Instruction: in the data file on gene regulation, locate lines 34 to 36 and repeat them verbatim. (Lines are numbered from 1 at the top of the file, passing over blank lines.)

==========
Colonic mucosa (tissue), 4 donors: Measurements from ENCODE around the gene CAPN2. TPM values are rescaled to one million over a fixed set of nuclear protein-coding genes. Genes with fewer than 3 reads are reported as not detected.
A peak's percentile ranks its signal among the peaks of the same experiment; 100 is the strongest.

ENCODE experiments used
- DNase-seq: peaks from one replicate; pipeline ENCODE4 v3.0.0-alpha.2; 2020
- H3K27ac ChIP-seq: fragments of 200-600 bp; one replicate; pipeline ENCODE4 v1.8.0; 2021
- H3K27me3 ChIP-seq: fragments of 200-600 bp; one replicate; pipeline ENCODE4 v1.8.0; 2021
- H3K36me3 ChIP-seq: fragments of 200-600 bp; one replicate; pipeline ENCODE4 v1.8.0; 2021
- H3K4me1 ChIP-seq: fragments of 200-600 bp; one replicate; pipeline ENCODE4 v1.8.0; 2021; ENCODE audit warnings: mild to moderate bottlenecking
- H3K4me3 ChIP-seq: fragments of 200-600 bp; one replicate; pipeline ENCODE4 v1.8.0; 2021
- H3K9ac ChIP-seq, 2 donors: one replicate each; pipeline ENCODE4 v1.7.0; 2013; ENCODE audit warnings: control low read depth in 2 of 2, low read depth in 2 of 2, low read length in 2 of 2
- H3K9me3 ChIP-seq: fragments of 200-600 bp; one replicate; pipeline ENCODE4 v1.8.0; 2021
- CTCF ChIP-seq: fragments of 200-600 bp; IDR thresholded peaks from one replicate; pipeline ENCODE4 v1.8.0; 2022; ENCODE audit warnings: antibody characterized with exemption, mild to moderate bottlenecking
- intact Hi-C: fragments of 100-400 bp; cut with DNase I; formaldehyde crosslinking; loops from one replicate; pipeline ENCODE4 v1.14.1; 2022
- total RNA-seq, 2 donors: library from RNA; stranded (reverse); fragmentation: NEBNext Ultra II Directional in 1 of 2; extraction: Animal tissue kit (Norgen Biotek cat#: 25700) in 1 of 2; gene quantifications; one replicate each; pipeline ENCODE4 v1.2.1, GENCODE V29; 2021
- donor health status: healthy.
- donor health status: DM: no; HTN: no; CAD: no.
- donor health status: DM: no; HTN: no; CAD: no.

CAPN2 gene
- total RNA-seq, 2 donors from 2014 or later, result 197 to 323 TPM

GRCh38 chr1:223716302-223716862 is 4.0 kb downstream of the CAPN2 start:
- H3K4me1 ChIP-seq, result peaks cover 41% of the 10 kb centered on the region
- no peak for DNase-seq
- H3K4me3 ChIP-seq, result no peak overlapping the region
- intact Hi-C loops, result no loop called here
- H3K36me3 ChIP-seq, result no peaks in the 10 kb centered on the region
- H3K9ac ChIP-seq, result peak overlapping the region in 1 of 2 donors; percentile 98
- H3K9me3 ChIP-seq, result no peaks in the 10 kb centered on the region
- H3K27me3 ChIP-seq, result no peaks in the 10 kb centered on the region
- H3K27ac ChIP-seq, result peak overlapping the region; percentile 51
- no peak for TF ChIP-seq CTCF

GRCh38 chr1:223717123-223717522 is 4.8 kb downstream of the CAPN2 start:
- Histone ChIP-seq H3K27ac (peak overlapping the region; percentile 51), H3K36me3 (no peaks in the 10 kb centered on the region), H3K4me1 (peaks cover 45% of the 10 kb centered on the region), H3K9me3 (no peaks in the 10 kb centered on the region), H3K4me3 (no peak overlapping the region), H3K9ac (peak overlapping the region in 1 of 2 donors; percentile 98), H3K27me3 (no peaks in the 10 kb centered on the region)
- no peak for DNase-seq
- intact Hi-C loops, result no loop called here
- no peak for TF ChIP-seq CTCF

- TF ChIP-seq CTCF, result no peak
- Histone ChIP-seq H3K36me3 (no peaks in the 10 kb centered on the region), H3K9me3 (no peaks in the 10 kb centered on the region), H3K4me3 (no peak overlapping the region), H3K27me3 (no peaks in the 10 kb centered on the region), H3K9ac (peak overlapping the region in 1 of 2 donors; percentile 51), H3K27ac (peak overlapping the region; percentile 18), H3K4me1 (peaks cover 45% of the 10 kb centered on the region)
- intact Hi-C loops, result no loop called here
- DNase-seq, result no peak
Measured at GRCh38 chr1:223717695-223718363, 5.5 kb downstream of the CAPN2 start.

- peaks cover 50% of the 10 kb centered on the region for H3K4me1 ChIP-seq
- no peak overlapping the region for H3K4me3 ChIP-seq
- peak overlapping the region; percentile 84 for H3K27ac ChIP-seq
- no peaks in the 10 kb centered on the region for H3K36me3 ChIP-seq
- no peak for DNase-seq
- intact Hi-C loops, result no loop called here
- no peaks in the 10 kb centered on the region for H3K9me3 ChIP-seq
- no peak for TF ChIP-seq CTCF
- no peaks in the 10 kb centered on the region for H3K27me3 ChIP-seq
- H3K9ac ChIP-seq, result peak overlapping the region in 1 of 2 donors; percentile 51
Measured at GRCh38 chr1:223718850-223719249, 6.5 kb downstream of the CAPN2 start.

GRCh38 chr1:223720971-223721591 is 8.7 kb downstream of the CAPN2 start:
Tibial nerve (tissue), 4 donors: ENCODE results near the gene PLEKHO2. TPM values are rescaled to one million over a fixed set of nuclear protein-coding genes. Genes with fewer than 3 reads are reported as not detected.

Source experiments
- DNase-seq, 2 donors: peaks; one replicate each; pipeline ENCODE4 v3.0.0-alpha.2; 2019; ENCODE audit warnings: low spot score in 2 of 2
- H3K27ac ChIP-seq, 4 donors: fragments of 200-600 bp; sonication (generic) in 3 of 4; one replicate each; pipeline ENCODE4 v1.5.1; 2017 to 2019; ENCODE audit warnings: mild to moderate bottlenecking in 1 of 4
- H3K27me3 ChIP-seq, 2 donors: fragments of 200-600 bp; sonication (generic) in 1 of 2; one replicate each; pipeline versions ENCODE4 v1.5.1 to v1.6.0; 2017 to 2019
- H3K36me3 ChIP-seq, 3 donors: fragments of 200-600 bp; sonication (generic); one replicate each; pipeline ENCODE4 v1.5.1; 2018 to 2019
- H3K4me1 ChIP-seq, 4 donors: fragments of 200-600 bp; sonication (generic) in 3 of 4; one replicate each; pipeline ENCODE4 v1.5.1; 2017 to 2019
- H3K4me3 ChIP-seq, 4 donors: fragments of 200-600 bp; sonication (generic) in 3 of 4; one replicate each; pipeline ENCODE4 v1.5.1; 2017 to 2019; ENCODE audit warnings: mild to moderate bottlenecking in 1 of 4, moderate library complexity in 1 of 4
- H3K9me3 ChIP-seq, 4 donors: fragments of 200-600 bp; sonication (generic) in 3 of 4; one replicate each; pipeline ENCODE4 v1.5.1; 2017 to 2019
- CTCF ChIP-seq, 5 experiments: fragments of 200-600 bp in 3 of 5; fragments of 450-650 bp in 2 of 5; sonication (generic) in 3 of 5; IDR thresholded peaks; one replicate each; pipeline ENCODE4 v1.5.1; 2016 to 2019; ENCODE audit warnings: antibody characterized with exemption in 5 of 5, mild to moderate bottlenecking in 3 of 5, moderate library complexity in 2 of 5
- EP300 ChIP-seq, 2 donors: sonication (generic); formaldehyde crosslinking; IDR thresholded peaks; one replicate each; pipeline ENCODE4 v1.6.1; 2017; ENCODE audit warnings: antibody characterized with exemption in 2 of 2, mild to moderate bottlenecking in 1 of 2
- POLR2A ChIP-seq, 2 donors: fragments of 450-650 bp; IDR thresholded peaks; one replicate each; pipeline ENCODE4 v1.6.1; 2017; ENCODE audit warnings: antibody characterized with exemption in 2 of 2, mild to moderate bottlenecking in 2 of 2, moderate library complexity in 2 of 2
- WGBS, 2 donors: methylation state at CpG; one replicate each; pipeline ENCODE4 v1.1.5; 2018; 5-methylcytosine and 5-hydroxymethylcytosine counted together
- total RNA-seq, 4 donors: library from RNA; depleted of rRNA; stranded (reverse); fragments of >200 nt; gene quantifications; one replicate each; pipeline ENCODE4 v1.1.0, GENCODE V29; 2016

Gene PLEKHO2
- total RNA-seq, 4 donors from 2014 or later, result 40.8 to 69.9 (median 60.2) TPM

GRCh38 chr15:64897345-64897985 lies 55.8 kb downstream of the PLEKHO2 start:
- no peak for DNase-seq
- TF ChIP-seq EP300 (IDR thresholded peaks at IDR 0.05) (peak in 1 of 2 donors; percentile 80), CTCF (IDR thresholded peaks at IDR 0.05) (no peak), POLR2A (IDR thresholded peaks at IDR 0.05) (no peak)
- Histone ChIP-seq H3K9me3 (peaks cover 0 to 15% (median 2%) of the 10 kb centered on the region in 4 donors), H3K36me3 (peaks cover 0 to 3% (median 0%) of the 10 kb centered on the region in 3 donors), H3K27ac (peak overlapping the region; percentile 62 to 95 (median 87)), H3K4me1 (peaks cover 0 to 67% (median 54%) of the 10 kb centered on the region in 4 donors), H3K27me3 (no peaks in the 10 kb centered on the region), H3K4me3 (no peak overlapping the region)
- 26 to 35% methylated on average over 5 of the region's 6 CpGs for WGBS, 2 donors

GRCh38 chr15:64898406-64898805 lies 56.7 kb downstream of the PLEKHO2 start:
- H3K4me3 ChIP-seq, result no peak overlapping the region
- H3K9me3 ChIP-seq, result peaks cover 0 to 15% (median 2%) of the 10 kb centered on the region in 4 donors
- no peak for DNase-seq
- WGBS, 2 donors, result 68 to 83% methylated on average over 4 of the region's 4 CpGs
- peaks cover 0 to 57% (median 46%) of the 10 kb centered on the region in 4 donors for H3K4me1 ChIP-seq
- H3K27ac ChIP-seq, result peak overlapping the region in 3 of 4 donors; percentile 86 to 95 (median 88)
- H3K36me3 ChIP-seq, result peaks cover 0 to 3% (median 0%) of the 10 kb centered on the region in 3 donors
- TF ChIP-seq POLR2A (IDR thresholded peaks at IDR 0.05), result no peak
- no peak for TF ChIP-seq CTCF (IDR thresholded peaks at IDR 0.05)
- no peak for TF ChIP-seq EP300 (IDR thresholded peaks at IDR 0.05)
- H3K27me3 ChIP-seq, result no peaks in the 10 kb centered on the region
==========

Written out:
- intact Hi-C loops, result no loop called here
- no peak for TF ChIP-seq CTCF

- TF ChIP-seq CTCF, result no peak